From Mulch to Motor
When he won a prestigious environmental award last spring, engineering professor Lee Lynd ’79 prominently mentioned his Bates senior thesis in his acceptance presentation.
It wasn’t mere nostalgia. That Bates bio thesis was the first step in Lynd’s long pursuit of a grail not holy, but green. His $100,000 Lemelson-MIT Sustainability Award shows just how near that goal he is.
Lynd, who teaches at Dartmouth’s Thayer School of Engineering, is seeking a way to make ethanol on the cheap. He’s not interested in sourcing it from food crops like corn or sugarcane, an approach increasingly seen as problematic. To meet America’s abundant need for nonpetroleum vehicle fuel, Lynd believes, you need an abundant source: that commonest of plant materials, cellulose.
What distinguishes Lynd among researchers in cellulosic ethanol (CE) is that he leaves his lab frequently to champion CE’s potential benefits to government, agriculture, and other stakeholders. “He’s one of two or three people in the country who have played a leading role both in setting out a vision and then actually helping to provide some key parts of the technology,” says fellow CE researcher Bruce Dale, a professor at Michigan State.
In the lab, Lynd and his research partners have put a distinctive twist on a conventional method of deriving ethanol from cellulose. Typically, this process uses enzymes to break the cellulose into sugars. Then microbes ferment the sugars into ethanol (similar to yeast turning grapes into that tasty ethanol beverage called wine).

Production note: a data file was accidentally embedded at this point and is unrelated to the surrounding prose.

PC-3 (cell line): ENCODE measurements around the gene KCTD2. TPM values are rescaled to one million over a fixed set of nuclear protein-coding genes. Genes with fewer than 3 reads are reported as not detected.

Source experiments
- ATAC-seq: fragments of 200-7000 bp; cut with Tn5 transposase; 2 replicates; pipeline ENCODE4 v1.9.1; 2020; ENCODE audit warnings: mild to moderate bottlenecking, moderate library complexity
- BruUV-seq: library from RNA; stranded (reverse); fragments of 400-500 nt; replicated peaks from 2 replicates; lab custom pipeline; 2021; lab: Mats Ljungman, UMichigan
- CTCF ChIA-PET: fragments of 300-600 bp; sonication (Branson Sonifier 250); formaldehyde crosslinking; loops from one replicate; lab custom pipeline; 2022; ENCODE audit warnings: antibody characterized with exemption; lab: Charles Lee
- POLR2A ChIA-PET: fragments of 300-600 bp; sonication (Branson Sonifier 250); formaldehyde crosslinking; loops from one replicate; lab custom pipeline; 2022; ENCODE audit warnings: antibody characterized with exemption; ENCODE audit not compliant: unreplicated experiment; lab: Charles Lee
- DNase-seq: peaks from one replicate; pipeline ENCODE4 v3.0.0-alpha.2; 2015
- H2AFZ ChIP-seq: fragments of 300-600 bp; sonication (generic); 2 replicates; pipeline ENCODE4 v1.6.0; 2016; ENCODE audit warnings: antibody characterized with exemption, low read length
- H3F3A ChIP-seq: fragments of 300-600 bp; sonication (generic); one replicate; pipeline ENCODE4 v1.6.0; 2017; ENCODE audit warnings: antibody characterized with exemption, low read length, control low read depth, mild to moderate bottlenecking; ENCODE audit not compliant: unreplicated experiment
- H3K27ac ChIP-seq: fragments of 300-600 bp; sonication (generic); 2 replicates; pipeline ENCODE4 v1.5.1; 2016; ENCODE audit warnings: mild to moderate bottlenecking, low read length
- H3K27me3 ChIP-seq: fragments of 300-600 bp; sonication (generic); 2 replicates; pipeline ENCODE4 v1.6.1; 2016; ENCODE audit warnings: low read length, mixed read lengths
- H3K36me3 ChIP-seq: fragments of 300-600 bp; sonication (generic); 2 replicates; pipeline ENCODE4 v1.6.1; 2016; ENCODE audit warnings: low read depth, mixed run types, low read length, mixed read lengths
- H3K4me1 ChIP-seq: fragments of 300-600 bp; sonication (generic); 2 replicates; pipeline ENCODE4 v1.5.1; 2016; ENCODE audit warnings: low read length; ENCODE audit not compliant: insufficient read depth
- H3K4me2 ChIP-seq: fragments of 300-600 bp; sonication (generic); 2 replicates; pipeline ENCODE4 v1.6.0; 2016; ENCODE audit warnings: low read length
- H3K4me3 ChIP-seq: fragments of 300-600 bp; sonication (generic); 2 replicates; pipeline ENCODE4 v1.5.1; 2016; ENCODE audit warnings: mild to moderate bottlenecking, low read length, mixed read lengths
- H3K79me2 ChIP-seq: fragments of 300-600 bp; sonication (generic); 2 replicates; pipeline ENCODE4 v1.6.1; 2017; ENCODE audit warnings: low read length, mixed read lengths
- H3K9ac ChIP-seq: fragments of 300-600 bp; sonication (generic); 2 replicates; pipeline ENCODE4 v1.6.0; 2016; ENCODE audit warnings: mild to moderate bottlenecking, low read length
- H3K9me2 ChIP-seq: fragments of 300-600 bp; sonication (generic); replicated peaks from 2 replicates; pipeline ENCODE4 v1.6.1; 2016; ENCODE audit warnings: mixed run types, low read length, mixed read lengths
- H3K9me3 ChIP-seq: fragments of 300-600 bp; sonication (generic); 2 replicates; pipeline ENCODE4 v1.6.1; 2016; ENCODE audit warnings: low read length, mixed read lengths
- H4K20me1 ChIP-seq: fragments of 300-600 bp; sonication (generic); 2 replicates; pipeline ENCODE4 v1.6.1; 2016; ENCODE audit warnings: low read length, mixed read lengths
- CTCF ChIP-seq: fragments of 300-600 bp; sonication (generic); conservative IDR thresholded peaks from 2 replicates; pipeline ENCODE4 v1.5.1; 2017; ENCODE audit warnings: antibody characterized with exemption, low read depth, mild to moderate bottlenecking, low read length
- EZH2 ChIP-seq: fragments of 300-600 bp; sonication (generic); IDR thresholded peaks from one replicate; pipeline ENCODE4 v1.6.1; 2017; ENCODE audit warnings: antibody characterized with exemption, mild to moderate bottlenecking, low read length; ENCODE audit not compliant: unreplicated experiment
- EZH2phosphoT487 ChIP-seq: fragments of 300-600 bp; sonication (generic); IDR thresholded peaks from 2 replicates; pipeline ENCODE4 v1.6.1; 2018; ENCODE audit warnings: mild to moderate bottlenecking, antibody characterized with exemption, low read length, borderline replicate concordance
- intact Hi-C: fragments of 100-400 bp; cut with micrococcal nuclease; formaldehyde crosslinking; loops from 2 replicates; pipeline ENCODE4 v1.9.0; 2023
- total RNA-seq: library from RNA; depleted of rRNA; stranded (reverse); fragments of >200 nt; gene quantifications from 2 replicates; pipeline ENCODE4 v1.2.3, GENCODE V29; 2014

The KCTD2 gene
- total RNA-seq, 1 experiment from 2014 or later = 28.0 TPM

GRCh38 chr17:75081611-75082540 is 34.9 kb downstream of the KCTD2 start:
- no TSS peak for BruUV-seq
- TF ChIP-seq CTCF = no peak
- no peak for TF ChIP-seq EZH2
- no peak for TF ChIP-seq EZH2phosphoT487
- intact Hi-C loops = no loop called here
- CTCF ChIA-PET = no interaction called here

But Lynd believes that a single microorganism species can be genetically engineered to do it all — in simplest terms, to eat cellulose and produce ethanol. This process, called consolidated bioprocessing, or CBP, has been in his sights since his Bates days.
Eliminating the need for costly enzymes is what sets consolidated bioprocessing apart from the field, he says, and “would be a transformative breakthrough from an economic point of view.” With much of the science for CBP in place, Lynd’s current focus is on biotechnology to develop microorganisms (including Clostridium thermocellum, the bacterial star of his senior thesis).
If making cheap CE is a tough knot, the payoff is worth it. In what became a sort of personal mission statement, Lynd’s 1979 Bates thesis stated, “Of renewable products of photosynthesis, cellulose has the greatest potential [as a fuel source] since it is the most abundant organic compound in the world, requires little nonsolar energy to produce, and is inedible,” thus protecting food crops from energy demands.
Another tantalizing potential dividend from biofuel is a sustainable carbon cycle, where the entire process — from plants using carbon dioxide to grow, to plants being used to produce energy that releases carbon dioxide — is carbon-neutral. Realizing this ideal depends on the amount of energy used to grow the biomass, and the fuel source used for processing.
CE beats corn ethanol on both fronts. “Net greenhouse-gas emissions projections for CE approach zero,” says Lynd. “Current corn ethanol production offers only modest greenhouse gas emission reductions.”
Lynd’s parents, Staughton and Alice Lynd, are well-known for decades of social justice work — Staughton even sacrificed a Yale teaching post to his antiwar activities in the 1960s — and Lee likely learned important lessons about changing the world early on. His passion for biofuels has taken him from the White House to Congress to the media to major environmental organizations.